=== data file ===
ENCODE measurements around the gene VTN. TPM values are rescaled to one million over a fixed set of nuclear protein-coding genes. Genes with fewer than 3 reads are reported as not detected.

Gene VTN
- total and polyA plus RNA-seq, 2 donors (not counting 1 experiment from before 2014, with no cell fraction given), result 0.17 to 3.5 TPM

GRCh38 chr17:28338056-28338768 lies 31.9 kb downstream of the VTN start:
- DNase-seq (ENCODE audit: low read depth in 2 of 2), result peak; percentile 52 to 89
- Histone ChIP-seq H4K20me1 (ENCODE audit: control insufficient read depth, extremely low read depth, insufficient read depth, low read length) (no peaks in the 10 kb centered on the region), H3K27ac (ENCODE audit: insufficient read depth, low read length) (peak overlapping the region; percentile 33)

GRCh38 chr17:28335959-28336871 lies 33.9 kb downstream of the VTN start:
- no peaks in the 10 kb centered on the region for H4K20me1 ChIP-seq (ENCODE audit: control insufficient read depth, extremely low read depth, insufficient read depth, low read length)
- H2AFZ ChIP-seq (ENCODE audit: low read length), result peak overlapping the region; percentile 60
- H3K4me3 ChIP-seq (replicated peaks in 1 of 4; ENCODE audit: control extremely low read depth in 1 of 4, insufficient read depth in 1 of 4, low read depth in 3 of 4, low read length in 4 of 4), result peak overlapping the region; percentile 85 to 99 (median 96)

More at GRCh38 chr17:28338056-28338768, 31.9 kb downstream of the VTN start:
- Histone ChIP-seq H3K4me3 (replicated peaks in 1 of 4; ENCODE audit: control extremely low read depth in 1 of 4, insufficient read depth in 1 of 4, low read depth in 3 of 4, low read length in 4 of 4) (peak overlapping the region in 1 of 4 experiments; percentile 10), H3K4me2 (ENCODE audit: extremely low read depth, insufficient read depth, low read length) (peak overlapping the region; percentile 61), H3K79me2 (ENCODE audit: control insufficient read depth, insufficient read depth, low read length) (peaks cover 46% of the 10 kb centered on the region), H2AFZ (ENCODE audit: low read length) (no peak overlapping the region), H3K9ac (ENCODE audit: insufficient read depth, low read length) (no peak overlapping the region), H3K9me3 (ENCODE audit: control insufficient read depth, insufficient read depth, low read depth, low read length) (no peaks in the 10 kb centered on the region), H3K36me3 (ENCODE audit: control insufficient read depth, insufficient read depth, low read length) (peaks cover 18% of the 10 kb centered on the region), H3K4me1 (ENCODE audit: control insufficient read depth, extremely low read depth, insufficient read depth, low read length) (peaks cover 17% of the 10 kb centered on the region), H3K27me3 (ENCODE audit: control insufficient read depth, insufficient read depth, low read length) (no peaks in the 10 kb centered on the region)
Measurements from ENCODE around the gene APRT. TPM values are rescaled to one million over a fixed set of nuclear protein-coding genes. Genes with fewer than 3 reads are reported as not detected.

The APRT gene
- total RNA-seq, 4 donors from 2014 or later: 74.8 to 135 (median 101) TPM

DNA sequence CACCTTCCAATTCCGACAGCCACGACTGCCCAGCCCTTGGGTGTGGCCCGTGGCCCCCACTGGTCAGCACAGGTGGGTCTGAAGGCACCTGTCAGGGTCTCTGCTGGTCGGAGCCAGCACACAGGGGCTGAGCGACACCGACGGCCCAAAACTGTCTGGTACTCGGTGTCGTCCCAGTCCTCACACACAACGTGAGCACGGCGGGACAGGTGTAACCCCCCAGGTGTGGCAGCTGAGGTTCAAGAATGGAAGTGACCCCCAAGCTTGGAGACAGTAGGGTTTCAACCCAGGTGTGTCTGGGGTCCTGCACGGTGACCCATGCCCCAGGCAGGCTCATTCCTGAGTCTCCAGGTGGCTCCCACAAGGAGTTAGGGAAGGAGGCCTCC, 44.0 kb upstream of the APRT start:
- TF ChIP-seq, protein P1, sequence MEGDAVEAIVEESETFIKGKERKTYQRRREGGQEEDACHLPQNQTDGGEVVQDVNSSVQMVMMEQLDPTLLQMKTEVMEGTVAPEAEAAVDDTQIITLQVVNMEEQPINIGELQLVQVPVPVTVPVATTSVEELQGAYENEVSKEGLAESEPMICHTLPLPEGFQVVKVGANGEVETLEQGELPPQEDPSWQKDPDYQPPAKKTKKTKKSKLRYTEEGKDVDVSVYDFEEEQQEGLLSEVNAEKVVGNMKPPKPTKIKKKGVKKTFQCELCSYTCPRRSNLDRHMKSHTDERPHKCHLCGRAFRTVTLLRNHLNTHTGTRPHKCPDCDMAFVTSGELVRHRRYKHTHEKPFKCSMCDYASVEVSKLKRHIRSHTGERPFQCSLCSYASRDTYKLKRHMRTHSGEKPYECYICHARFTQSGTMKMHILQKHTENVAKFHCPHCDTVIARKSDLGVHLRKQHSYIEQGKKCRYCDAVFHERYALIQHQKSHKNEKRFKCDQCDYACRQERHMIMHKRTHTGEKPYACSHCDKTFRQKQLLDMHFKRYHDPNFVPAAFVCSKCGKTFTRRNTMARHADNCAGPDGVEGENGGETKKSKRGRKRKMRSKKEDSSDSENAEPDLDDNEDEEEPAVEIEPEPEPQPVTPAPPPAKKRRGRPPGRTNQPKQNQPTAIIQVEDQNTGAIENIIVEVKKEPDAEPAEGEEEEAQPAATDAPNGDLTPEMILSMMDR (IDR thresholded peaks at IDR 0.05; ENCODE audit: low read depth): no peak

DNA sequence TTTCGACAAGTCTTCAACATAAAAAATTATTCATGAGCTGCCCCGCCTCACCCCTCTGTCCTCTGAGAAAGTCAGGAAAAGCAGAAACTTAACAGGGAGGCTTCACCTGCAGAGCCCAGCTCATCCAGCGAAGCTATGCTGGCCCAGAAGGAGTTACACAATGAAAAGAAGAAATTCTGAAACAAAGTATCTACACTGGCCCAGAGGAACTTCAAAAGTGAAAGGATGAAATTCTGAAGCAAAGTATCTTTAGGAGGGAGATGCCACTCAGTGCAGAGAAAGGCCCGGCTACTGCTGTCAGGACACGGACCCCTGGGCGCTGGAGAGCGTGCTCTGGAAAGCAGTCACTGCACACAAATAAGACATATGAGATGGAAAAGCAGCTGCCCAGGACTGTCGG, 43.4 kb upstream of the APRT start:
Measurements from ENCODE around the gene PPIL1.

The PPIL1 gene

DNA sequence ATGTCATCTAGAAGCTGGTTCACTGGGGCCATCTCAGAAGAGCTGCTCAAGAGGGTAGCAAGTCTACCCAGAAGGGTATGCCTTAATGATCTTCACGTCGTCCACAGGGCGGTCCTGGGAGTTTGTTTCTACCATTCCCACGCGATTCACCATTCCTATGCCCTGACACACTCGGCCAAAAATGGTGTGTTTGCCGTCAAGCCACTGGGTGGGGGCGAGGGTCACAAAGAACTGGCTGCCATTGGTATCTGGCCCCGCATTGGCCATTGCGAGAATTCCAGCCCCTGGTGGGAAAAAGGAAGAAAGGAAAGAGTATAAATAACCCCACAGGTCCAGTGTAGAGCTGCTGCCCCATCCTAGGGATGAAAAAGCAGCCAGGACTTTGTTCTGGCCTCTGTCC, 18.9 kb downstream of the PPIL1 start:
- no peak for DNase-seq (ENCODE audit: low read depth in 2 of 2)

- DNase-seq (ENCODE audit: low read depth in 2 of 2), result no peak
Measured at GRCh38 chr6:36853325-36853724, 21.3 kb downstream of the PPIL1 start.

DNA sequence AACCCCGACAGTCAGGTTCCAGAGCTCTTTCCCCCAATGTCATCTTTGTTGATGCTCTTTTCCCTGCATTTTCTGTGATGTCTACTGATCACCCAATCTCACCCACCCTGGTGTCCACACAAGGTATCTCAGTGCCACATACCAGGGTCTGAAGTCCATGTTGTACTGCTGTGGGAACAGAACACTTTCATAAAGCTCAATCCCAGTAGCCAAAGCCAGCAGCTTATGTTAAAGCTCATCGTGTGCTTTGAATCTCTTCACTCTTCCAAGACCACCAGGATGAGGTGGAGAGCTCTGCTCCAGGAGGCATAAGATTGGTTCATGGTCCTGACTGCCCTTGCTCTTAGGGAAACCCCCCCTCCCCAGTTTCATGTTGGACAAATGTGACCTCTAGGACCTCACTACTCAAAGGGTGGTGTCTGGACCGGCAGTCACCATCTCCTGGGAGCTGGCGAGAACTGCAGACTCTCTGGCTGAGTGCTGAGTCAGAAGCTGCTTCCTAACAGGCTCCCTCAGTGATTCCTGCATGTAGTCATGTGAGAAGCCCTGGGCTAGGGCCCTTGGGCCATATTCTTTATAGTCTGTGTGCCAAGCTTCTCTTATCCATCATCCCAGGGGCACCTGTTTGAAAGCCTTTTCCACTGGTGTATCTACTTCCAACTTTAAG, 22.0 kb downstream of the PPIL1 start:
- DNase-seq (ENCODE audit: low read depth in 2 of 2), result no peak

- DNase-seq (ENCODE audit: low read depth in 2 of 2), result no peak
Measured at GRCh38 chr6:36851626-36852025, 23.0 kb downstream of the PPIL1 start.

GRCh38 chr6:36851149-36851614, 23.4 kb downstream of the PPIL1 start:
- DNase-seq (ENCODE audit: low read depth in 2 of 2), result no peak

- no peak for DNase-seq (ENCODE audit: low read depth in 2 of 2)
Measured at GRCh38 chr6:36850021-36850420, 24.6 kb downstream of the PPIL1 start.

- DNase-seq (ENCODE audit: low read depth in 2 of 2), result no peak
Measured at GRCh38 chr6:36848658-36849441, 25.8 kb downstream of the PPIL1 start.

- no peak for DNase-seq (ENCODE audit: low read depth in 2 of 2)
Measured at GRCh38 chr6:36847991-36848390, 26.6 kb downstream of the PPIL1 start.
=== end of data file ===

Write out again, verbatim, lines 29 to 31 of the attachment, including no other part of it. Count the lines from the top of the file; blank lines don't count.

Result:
GRCh38 chr6:36851149-36851614, 23.4 kb downstream of the PPIL1 start:
- DNase-seq (ENCODE audit: low read depth in 2 of 2), result no peak

- no peak for DNase-seq (ENCODE audit: low read depth in 2 of 2)